Google and network externalities

Here is a bunch of links about Google that I have had lying around for a while – trying to think about the first one and to what extent Hal Varian is right about Google not having a network externality competitive advantage. I think he is wrong, but why is hard to articulate.

So, here goes (note that Google, rather nicely, includes a list of links to each blog post, which is fodder for further discussion):

  • Hal Varian: Our secret sauce, arguing that Google’s competitive advantage is due to experience and innovation, not network externalities.
  • Tom Evslin: Sitemaps and how the rich get richer: Essentially, Google has an advantage because they are the biggest and people adjust their web sites to the Google engine and its various algorithmic quirks.
  • Hal Varian: Why data matters. Brief overview of search and PageRank.
  • Hal Varian: How auctions set ad prices. Brief explanation of Google’s auction system for ads. One interesting effect, not mentioned here, is that the more precisely the user can describe the targeted population, the lower the ad price – thus, Google has both an incentive to make targeting imprecise (to have enough actors competing for a particular keyword/target) and an incentive to make it precise (to increase click rates).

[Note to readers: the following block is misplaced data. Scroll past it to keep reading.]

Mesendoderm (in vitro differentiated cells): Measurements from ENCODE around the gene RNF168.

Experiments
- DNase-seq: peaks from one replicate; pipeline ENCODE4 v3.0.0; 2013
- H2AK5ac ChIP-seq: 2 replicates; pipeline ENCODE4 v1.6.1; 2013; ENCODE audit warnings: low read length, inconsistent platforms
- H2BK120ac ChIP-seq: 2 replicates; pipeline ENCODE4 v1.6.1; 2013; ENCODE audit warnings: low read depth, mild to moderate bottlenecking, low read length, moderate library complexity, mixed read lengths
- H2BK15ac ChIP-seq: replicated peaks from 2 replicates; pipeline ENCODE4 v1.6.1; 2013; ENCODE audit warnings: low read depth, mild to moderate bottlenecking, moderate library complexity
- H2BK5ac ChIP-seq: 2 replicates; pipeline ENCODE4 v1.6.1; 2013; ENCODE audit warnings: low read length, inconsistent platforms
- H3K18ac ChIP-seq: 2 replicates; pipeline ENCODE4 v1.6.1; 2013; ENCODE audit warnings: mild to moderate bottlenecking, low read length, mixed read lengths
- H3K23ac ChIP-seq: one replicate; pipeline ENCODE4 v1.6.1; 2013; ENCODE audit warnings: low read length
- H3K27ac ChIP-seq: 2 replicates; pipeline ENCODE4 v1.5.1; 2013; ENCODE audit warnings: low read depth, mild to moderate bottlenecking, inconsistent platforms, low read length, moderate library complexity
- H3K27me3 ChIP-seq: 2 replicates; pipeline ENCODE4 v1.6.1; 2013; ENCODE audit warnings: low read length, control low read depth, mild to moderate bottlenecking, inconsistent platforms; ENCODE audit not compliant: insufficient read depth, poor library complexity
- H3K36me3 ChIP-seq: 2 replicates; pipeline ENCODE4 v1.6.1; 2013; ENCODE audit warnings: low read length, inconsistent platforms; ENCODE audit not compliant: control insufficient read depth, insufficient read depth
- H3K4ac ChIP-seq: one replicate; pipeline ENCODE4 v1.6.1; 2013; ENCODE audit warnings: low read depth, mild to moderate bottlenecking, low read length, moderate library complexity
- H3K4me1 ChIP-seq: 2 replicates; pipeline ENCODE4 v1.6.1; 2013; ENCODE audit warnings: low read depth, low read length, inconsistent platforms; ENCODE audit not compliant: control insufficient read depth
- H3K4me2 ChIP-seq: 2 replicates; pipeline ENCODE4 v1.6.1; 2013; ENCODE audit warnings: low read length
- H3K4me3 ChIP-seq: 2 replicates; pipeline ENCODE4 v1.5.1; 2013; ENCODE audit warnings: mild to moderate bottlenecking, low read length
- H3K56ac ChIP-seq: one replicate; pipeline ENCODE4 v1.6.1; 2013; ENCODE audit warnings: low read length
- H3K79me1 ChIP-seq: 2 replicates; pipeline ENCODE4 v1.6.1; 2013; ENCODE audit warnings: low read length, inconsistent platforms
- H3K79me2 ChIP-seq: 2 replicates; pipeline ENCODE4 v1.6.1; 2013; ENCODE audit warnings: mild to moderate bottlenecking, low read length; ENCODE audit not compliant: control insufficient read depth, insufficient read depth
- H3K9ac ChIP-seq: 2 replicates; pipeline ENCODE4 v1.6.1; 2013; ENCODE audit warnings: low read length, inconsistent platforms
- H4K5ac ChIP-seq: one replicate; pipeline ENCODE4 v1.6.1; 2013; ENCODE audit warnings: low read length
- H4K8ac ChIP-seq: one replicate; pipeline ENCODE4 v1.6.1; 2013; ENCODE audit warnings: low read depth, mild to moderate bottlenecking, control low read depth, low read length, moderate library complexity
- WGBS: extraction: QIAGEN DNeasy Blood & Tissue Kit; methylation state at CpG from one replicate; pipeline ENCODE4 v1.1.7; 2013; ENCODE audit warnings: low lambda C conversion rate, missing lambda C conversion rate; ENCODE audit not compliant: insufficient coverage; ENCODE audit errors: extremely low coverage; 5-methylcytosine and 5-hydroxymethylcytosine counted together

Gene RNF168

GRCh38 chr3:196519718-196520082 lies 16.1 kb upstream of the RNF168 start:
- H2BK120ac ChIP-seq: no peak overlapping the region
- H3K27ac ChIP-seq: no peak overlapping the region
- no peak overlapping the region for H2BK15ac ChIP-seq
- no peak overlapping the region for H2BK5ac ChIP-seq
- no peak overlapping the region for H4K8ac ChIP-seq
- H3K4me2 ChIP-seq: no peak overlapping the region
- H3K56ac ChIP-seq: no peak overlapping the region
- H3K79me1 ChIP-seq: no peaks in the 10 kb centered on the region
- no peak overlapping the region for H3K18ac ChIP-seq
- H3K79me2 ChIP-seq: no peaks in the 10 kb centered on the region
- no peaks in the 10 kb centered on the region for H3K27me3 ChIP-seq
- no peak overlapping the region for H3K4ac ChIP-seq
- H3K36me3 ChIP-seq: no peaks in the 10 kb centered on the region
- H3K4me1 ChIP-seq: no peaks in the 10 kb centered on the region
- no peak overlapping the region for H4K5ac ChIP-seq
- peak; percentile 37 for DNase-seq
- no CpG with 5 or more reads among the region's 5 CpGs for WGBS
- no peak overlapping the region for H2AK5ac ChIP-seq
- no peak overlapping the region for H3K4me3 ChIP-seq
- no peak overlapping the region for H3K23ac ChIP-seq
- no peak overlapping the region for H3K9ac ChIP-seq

• Marissa Mayer: A peek into our search factory. Various presentations, with notes, about the infrastructure underlying Google’s various offerings.
  • Udi Manber: Introduction to Google search quality. Overview of what Google does to fight spam, increase precision, and other things. (Reads like a transcript of a talk.)

Here are two articles that everyone trying to understand Google should read (come to think of it, this blog post is starting to resemble the layout for a class):

  • Brin, S. and L. Page (1998). The Anatomy of a Large-Scale Hypertextual Web Search Engine. Seventh International WWW Conference, Brisbane, Australia. (The classic on PageRank.)
  • Ghemawat, S., H. Gobioff, et al. (2003). The Google File System. ACM Symposium on Operating Systems Principles, ACM. Description of the architecture of Google’s index, a file system geared for few writes and very many reads, redundancy, and low response time. PDF here.